The Fear Of Cross-Contamination
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Health and Wellness

The Fear Of Cross-Contamination

Everyone can take steps to improve the safety and lives of allergy sufferers around them.

The Fear Of Cross-Contamination

“On a daily basis I basically live in fear when I need to eat because I am almost always sick when I eat at restaurants. I often go without eating because it is so scary for me and sadly that is sometimes the safest option.”

This kind of reaction and fear stems from a single crumb. 1% of the American population suffer from Celiac Disease like Allison Woldt, a student at California State University, San Bernardino who was diagnosed with Celiac Disease when she was 20 years old after many trips to the hospital.

Celiac Disease is a genetic autoimmune disease. When gluten is consumed, the body attacks itself damaging the villi of the small intestine, interfering with absorption of nutrients from food.

Many suffers of celiac develop a more severe reaction to it after switching to a gluten-free diet. This is where the issue of “cross contamination” comes in. No, a sufferer does not have to eat a slice of bread to cause a reaction, but a single crumb that has fallen into their supposedly gluten-free food can trigger weeks of pain and suffering.

“Even the slightest contamination affects me for over 2 weeks and it's exhausting always trying to recover,” Woldt said. “It is a severe reaction with migraines, horrible joint pain, extreme fatigue/exhaustion and my intestines swell up to a very noticeable degree. [A reaction] causes havoc on my immune system for up to 6 weeks.”

Since celiac is an “invisible disease,” many sufferers have difficulty getting friends, family and restaurants to take them seriously. Unlike a peanut, shellfish, or other allergies that also deal with cross contamination, those with celiac do not break out in hives or suffer anaphylactic shock. The pain is internal and many feel isolated by their condition.

As a college student, many conversations with my friends revolve around food. Each meal is a risk. Although my university has gluten-free options they do not cook in a gluten-senstive kitchen. Whenever I bring up concerns about my diet or reactions I am left without answers or help. I have missed class because the same knife was used to spread mustard on my gluten-free bread that was used on regular bread.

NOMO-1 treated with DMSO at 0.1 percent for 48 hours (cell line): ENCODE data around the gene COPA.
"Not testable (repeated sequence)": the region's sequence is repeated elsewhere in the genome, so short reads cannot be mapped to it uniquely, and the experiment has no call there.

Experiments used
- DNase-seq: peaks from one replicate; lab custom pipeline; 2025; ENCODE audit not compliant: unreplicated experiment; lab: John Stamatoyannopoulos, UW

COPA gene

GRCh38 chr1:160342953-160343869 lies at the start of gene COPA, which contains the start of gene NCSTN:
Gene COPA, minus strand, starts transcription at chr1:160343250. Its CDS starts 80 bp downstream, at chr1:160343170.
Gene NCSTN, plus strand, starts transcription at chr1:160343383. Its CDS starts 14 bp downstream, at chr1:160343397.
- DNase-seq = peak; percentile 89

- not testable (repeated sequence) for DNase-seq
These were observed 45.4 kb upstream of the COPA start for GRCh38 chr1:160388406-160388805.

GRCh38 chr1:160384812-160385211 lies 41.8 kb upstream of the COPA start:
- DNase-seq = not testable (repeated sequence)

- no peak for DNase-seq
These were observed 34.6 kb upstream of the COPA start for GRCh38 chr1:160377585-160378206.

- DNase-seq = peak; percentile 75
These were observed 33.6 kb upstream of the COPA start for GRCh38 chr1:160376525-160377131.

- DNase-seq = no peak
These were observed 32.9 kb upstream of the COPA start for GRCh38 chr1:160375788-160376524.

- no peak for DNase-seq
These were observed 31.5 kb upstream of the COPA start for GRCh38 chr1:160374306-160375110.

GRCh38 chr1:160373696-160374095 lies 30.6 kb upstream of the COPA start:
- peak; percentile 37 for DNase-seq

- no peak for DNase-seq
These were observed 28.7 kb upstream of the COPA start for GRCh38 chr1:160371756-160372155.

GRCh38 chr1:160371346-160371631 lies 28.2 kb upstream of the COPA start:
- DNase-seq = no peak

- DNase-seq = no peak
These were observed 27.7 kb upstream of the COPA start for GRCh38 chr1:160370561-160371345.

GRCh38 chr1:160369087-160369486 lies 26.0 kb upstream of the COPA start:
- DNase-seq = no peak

I have not been invited out because my friends wanted Italian and did not want to make me feel bad. Waiters have laughed when I ask if they have gluten-free items and my body has suffered through their carelessness. I worry about affording gluten-free food when I move out of my parents house because a loaf of bread costs you $2.32 and me $5.32.

Members of my Facebook Celiac support group I partake in shared their concerns.

For me the implications of getting [cross contaminated] while dining out at restaurants has kept me from dining out for over a year (I only had two restaurants that I trusted for three years prior to this). This has had huge implications on my social life, I hardly go out or have any friends that are dedicated enough to always coming over for dinner.

I can't even kiss my boyfriend if he's had beer or eaten gluten containing food.

You never know if the person handling food in the grocery store has flour on their hands… Cross contamination is so impossible and stressful.

If cooking for an allergic person seems overwhelming, don't get offended if they refuse your food or bring their own. It's not about being polite, not a matter of trust, but a medical life and death issue, so let them eat their safe food. It's just a food, let it go. When visiting a home of allergic child, don't bring treats and wash your hands.

Cross contamination should not have to limit someone’s life, hopes, dreams, or aspirations. Everyone can take steps to improve the safety and lives of allergy sufferers around them.

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This article has not been reviewed by Odyssey HQ and solely reflects the ideas and opinions of the creator.

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